Catching Up With Gerry Dee

Forget about trying to keep up with the Joneses – try keeping up with Canadian comedian, author and television personality and star Gerry Dee.

Gerry, a Top 5 finalist on the NBC television show Last Comic Standing and a Canadian Comedy Award winner, is currently the host of Gerry Dee Sports Reporter on sports television network The Score, while his hit CBC Television series Mr. D, which averaged 800,000 weekly viewers, will begin its second season in January 2013. And as if the above impressive achievements aren’t quite enough, Gerry recently released his first book, Teaching: It’s Harder Than It Looks.

Of course, Gerry’s accomplishments are all due to his undeniable talent and success as a standup comedian. In his pre-comedian life, however, Gerry spent 10 years as a high school physical education teacher at a private school in Southern Ontario.

Gerry says that while there is some crossover between his real-life experiences and those featured on his television show, his book captures some of his funniest anecdotes about teaching, students and parents.

‘I’ve got 10 years of teaching experience behind me. The book really is my take on the teaching profession,’ Gerry told The Times & Transcript last week. ‘I include some stories and some of my favourite memories while looking at the humour associated with the profession itself.’ Gerry says that his experiences as a teacher were eye-opening, to say the least. While the general public can often rush to judgment when it comes to the teaching profession (including the clichés of having storm days and summers off), Gerry believes that every teacher who gets into the profession does so out of genuine desire to help children learn and nothing else.

‘The concept of the book is to show the bird’s-eye view of teachers and the teaching profession as opposed to anything else. We like to see teachers as the people helping us raise our kids, so teachers are often put onto a pedestal. But we have to remember that at the end of the day, teachers are human, too. Most teachers are there to help kids and are there for the betterment of their students as well, volunteering their own time after school and marking papers during the course of their evenings at home.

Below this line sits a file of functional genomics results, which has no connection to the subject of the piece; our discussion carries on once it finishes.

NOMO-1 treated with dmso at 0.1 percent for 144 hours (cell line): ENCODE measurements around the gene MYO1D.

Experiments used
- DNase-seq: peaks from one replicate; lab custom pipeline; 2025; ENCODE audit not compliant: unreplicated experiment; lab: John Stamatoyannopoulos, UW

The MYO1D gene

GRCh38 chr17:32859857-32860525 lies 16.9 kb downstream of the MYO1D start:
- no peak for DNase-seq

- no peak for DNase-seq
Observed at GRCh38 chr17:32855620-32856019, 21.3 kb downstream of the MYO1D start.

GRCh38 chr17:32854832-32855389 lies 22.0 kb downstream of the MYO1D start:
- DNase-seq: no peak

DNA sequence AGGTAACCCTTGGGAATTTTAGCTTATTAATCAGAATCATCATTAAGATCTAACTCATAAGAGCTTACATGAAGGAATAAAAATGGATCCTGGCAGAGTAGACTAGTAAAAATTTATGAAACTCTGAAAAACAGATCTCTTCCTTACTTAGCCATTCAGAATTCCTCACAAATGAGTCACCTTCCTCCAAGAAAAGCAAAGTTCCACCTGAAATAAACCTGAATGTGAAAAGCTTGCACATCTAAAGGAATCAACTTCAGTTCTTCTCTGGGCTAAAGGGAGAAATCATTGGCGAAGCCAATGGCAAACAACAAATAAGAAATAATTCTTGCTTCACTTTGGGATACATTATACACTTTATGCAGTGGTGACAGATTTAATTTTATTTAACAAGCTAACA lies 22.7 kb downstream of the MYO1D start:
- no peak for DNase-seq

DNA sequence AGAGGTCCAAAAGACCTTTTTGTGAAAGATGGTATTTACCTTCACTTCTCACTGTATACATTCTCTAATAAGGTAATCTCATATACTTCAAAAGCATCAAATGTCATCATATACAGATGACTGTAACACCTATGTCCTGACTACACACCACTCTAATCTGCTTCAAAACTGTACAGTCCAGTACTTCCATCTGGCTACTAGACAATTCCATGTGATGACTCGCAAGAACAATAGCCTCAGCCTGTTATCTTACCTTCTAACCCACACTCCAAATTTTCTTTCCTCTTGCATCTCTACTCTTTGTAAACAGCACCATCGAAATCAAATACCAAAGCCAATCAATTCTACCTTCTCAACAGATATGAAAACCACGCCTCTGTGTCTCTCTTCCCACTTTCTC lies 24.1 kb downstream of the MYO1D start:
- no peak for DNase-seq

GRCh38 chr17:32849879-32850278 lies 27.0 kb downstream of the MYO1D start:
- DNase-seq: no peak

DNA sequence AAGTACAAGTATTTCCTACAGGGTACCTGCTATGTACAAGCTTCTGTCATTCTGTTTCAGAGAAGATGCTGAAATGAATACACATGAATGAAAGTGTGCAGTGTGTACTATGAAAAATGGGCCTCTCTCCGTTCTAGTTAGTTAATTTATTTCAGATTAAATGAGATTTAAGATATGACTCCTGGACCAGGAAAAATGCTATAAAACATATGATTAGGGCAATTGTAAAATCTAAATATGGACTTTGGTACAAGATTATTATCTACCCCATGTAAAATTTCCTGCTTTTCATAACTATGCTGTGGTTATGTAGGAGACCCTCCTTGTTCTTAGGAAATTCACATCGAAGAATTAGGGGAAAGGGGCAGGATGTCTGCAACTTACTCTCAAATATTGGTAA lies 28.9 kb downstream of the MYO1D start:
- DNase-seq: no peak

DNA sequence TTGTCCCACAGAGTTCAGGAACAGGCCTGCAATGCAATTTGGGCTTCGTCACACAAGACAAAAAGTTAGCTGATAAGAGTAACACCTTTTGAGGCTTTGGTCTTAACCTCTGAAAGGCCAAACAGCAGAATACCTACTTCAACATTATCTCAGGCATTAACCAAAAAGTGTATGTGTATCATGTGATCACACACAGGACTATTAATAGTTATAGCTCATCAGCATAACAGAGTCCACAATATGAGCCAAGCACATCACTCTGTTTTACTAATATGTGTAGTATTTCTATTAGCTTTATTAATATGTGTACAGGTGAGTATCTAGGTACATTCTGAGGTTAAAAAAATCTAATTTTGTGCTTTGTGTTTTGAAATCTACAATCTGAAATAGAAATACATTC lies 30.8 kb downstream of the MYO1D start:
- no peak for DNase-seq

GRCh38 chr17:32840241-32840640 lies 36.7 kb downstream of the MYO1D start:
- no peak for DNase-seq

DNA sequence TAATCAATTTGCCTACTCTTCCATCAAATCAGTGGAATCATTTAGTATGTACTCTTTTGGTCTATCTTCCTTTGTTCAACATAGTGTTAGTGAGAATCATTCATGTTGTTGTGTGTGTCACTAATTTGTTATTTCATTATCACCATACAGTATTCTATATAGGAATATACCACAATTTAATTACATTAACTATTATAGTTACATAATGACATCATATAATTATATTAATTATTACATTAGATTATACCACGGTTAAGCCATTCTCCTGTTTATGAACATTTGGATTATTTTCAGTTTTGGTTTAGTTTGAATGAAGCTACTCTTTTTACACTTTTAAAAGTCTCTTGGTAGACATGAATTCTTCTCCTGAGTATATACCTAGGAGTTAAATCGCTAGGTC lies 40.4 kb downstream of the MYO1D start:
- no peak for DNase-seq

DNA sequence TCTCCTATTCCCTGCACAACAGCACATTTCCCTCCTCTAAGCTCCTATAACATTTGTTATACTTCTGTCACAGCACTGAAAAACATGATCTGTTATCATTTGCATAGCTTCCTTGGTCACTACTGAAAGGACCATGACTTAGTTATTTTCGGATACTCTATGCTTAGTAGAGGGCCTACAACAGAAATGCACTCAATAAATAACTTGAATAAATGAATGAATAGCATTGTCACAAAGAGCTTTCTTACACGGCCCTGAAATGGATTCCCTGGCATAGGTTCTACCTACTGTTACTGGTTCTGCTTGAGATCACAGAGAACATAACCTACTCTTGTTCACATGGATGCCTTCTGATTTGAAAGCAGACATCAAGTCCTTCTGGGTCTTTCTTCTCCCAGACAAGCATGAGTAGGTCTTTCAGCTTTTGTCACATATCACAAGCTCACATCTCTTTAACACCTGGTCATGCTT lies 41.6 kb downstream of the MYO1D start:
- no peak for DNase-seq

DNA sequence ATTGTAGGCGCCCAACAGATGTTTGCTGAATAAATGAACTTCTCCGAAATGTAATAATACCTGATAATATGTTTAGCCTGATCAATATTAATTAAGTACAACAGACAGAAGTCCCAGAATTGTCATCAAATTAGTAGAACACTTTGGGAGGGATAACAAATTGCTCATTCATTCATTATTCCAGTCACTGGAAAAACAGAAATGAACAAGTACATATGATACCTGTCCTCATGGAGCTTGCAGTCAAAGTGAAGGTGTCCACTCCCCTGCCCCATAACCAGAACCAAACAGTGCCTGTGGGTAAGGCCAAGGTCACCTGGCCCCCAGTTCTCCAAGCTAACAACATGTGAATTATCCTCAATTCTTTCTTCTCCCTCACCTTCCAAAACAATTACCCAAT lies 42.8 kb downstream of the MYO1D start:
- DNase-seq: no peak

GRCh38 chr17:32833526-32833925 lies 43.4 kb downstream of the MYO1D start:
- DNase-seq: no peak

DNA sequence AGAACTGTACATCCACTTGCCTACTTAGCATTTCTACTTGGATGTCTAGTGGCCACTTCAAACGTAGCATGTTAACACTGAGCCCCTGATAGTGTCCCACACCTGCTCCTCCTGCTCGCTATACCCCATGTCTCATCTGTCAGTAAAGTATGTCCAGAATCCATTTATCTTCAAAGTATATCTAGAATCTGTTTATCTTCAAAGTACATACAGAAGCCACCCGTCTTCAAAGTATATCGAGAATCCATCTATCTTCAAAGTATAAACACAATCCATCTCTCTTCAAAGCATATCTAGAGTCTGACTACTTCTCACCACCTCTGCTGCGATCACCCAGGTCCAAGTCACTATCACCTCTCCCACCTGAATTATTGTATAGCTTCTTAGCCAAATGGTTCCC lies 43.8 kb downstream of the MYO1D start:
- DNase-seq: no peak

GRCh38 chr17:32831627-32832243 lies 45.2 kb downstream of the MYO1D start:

‘I think children are naturally inclined to largely trust every teacher that they have. To a child, a teacher is the smartest person in that subject and is a good person morally. After you become a teacher, though, you soon find out that teachers are grown-up versions of kids: the good, the bad and everything in between. Kids don’t think of that, though.’

Considering how many irons that he seemingly has in the fire between being a published author, television star and stand up comedian, Gerry says that he continues to perform between 30 and 40 stand-up shows per year. Those shows are in addition to performing at a number of corporate events each year.

Gerry would probably be the first to admit that he is rather fortunate to have achieved a level of success that affords him the opportunity to largely set his own schedule while balancing his career with family.

Thanks to his multi-prong attack across so many diverse media outlets, Gerry says that he is fortunate to see his profile continuing to grow. There are those who became aware of his work thanks to his television show and will be ‘new’ to the live experience, but no matter if you’re new or an experienced Dee fan, his live show offers something for everyone.

‘There is a nice mix of new and old material in the live show. There are a lot of people that don’t know my past, so while everything contained in the show might be new to them, I also want to ensure that there is plenty of material for those who have seen me before.’

Considering how prominently that his experiences as a teacher figures into his present-day life, we took the opportunity to ask Gerry if he misses the teaching profession at all.

‘I miss many parts of teaching, to be honest,’ he says. ‘I miss the coaching and the field trips.
I miss the hanging out with the kids at lunch time. I don’t miss the disciplinary process whatsoever, though.’

Article published in the November 3, 2012 edition of the Times & Transcript